Through September 1994, 1,629 inmates had been released early through the retroactivity provisions of the Kansas Sentencing Guidelines Act. The Department made some errors in converting inmates’ sentences, a few of which affected inmates’ release dates. Inmates released under retroactivity did not commit any more crimes after they were released than a similar group of inmates released on parole. Sentencing guidelines have decreased sentence length for some more serious crimes, and increased sentence length for some less serious crimes. In three areas--repeat property offenses, certain sex crimes, and certain drug crimes--many people question whether the sentences are proportional to the crime. Guidelines sentences are more uniform, but departures can reduce the degree of uniformity. A number of problems exist with the implementation of sentencing guidelines, including problems relating to technical parole violators, increases in the number of trials, incomplete criminal history records, and incomplete and inaccurate information provided to the Sentencing Commission.
Reviewing Security and Management Issues at the Youth Center at Topeka
Officials in the Department of Social and Rehabilitation Services have made strides in correcting the numerous, major deficiencies identified in our 1989 audit of the Youth Center at Topeka. However, many of those same issues remain as problems in 1994. The existence of a perimeter fence has significantly reduced the number of escapes from the Youth Center, but many other security weaknesses (including staffing shortages) continue to present risks of harm to the staff and students. The Youth Center has given violent offenders various kinds of off-campus passes, a practice that presents undue risks to the public. Our survey of Youth Center staff indicated little confidence in the upper management of the Center. Management officials need to correct problems with criminal record checks on new employees, evaluations of employees, and recordkeeping. We found the Department has not adequately managed a four-year federal grant to ensure that federal moneys were spent properly and that the grant’s objectives would be met. Finally, other states have tried various new programs for rehabilitating juvenile offenders, but their effectiveness has not yet been proven.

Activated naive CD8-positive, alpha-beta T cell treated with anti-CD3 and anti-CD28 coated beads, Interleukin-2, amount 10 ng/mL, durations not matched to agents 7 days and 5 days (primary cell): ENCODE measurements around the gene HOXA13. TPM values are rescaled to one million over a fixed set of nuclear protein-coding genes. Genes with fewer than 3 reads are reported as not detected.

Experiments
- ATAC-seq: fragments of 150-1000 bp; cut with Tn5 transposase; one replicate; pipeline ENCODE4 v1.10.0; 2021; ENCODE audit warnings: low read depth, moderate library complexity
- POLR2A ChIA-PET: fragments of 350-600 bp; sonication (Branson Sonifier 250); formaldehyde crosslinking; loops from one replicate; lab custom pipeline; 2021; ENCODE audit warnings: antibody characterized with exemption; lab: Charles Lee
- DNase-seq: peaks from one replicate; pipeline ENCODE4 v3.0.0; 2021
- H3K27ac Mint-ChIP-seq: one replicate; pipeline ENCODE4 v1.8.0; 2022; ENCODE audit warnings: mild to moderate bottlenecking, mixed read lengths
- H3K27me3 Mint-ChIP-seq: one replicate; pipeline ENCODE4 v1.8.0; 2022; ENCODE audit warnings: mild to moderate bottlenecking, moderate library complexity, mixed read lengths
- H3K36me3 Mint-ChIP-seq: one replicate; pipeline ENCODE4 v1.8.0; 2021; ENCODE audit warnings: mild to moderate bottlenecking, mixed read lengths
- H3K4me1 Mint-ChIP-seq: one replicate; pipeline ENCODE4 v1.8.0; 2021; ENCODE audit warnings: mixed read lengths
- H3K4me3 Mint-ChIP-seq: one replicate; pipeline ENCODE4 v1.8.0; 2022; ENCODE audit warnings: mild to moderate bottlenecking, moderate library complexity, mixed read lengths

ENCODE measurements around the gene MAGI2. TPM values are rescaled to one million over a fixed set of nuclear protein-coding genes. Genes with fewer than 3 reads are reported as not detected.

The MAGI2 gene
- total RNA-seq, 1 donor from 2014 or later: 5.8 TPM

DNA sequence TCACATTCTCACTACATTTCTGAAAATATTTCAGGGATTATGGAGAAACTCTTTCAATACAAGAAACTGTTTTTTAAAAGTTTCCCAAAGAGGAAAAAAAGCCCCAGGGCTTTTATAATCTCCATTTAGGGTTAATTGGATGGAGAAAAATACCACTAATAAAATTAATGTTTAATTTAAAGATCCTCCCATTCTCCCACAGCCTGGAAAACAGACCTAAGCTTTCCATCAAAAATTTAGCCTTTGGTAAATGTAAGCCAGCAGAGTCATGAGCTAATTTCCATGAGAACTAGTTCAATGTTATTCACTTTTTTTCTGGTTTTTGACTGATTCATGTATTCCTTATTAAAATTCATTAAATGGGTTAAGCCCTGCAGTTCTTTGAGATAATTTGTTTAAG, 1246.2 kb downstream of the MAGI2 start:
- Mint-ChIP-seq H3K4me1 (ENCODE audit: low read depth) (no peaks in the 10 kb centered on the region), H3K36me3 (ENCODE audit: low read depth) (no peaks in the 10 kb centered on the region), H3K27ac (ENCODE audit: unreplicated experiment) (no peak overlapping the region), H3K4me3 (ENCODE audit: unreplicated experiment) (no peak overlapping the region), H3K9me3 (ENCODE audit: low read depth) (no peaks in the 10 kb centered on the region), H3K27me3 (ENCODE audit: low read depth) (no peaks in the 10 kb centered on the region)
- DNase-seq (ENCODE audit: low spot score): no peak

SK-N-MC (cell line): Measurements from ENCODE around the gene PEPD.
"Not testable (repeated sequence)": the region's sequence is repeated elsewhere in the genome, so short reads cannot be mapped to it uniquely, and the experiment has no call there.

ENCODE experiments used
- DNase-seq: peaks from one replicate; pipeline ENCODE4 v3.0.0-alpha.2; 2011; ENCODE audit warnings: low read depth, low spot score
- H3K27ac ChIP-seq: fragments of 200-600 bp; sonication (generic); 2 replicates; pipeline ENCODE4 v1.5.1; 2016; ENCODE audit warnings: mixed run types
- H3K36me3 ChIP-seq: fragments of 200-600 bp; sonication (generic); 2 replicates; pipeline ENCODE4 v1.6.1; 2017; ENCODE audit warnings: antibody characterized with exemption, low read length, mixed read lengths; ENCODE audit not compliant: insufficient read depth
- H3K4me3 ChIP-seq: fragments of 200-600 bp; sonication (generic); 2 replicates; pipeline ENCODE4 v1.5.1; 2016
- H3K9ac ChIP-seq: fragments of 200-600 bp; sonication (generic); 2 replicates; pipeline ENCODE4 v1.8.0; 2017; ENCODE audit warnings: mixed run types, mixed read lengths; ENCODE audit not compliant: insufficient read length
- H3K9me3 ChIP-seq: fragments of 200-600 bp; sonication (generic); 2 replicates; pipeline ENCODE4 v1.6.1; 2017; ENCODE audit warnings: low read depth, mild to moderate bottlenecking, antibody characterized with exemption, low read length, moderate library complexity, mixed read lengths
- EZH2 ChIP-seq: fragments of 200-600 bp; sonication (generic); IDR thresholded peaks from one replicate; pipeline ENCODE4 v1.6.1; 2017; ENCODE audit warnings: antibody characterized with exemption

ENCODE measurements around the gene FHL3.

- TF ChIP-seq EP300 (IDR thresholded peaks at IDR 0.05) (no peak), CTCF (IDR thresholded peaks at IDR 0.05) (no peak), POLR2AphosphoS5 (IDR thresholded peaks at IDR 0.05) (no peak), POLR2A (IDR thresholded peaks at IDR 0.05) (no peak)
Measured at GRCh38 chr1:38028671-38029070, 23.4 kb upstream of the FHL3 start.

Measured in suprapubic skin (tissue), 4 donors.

Reviewing the Operations of the Kansas Parole Board
The amount of work the Parole Board will have to accomplish under the sentencing guidelines will not change significantly, but the nature of the work will. In the next few years, the Board will conduct fewer parole hearings to decide whether criminals should be paroled, and will conduct more file reviews to determine appropriate post-release conditions for inmates sentenced under guidelines. These types of reviews could be done by lower-paid professionals which could allow the size of the Parole Board to be reduced. The Board has not established procedures to ensure that it operates efficiently and effectively. It has overspent its budget in each of the past two years and has not followed travel regulations which would have saved the Board enough money to more than cover its operating deficits. Also, the Board needs to ensure that new members are trained and that procedures are established to assign work to staff and board members.
Food Service Operations at Correctional Facilities